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I Love You, ‘Phillip Morris’

By | 2010-12-23T09:00:00-05:00 December 23rd, 2010|Entertainment|

It took nearly two absurdly long years for “I Love You Phillip Morris” to hit stateside cineplexes, and for such an uproariously funny film, with quirkiness and unsuspecting heart to boot, one question looms: Why the hell?
Could be the gay sex. (Jim Carrey shagging another man ever wildly; what would people think?) Could be, besides the intensity of that said sex, how far from politically correct this sometimes silly, sometimes serious dramedy is. Or, you know, it could just be the oddball nature of the story: Two penis-loving prison inmates, Steven Russell (Carrey) and Phillip Morris (Ewan McGregor), meet in the jail library and fall madly in love with each other. But before Steven could surrender to a man, he was living a lie. Well, he was living lots of lies – it’s how he lives, he’s a master con artist – but this one was a biggie: He was “straight.”
Yep, gay ol’ Steven played house with a precious daughter and an oblivious, Jesus-worshipping wife – the always priceless Leslie Mann (“Knocked Up”), who has a wonderfully gut-busting scene praying bedside for just about everything except Steven’s redemption from homosexuality. It’d do absolutely no good (not that it ever does), however, because he’s about as gay as you get: He struts, dresses and talks flamboyantly, and realizes – once he’s officially closet-free and blowing all his scam money – that “being gay is really expensive.” He says it in a voiceover like an excuse for his con games, which have him in and out of jail and put his relationship with Phillip on the line.
It all sounds too crazy to be true, but it is; there’s a real Phillip Morris and a real Steven Russell, and they were one heart. It’s a strange story – when’s the last time you heard of prisoners falling for each other (not into each other)? – that’s written and directed by suckers for the weird and wild: Glenn Ficarra and John Requa, who directed Billy Bob Thornton as a low-life Saint Nick in 2003’s filthy good comedy “Bad Santa,” another hellacious hoot that unjustly fought for an audience.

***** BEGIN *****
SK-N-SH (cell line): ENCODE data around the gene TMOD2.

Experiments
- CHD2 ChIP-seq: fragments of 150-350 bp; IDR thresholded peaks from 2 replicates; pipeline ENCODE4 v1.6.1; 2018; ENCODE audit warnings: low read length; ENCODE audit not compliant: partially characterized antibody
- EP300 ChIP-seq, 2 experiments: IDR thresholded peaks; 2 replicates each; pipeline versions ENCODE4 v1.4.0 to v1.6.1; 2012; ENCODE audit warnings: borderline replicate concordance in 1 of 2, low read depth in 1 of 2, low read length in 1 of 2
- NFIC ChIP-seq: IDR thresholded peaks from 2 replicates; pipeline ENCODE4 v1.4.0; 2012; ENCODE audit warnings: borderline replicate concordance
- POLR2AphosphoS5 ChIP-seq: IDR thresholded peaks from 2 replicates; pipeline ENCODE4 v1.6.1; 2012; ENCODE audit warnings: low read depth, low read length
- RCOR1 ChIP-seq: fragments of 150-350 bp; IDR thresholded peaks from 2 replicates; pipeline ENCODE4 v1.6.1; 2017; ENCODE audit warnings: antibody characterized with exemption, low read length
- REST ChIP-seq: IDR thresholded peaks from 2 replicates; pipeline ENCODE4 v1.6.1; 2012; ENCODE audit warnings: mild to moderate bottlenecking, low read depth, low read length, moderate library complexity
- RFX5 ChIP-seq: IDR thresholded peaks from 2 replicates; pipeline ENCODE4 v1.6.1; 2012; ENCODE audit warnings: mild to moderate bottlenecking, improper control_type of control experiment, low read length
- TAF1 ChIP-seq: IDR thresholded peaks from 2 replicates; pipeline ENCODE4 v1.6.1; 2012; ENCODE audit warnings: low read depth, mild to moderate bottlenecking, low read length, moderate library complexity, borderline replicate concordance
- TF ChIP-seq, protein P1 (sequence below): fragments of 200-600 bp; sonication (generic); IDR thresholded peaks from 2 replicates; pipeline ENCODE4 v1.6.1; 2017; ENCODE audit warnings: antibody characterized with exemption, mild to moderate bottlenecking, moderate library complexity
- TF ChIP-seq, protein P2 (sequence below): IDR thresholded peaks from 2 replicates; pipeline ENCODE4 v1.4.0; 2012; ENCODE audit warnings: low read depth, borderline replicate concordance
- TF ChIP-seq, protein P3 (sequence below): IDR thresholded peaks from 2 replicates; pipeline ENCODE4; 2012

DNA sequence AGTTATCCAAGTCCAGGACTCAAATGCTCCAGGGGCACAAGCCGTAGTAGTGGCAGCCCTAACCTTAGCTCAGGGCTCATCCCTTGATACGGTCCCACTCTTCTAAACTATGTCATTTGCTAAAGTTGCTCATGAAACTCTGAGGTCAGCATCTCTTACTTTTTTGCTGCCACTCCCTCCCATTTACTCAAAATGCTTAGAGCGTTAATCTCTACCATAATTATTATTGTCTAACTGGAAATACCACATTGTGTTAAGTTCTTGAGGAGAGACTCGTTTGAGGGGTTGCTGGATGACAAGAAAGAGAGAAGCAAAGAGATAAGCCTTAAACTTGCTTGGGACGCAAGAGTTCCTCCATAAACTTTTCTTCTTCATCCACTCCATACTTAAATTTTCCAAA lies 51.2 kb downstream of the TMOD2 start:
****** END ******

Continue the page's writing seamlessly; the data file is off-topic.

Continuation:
“I Love You Phillip Morris,” for whatever reasons (too gay, too weird, too horny), is essentially a funnier, more fucked-up “Brokeback Mountain” in lock-up, with two protagonists who are prisoners of love and, different circumstances abiding, unable to completely give into their relationship. Both films end tragically, and neither, unlike politically, era-shadowing biopic “Milk,” have any sort of “gay agenda” – “Phillip Morris” is just really gay, and completely shameless about it. “Brokeback Mountain” has nothing on it. Even the film knows that as it makes the drama’s spit-for-lube tent sex look like playtime on “Sesame Street.”
Ficarra and Requa’s breezy, amusing and amazingly touching film is a hardcore romantic-comedy without question – especially because Carrey slips into his idiosyncratic ticks (meaning he still does stupid shit) – that’s soft around the edges because of the believable love story that somehow anchors all the you-gotta-be-kidding craziness. Like a Taser, there’s something electrifying going on between McGregor and Carrey, who are sublimely layered.
As Phillip, McGregor is all sweets and swoons, a coquettish, doe-eyed gentleman who’s the kind of guy you bring home to mom, who makes breakfast in the morning and, as he is in the movie, a true romantic. (He’s so benign, in fact, that the only reason he’s in jail is because he failed to return a rental car on time. Big whoop.) Carrey, in one of his best roles – particularly nailing it when he transcends the “Oh, that’s Jim” bits – connects with McGregor as if they were more than just onscreen lovers: There’s the romantic (and hilariously ironic) slow dance amidst a loud brawl outside their cell; the ache in McGregor’s voice as he speaks to Carrey during the shocking climax; and then Carrey’s graceful expression of love, as he sweetly defends his reckless antics. It’s all the more endearing, and even heartbreaking, because for once it doesn’t feel like a lie.

‘I Love You Phillip Morris”
Opening Dec. 25
Main Art Theatre
118 N. Main, Royal Oak

About the Author:

Chris Azzopardi
As editor of Q Syndicate, the international LGBTQ wire service, Chris Azzopardi has interviewed a multitude of superstars, including Cher, Meryl Streep, Mariah Carey and Beyoncé. His work has also appeared in GQ, Vanity Fair and Billboard. Reach him via Twitter @chrisazzopardi.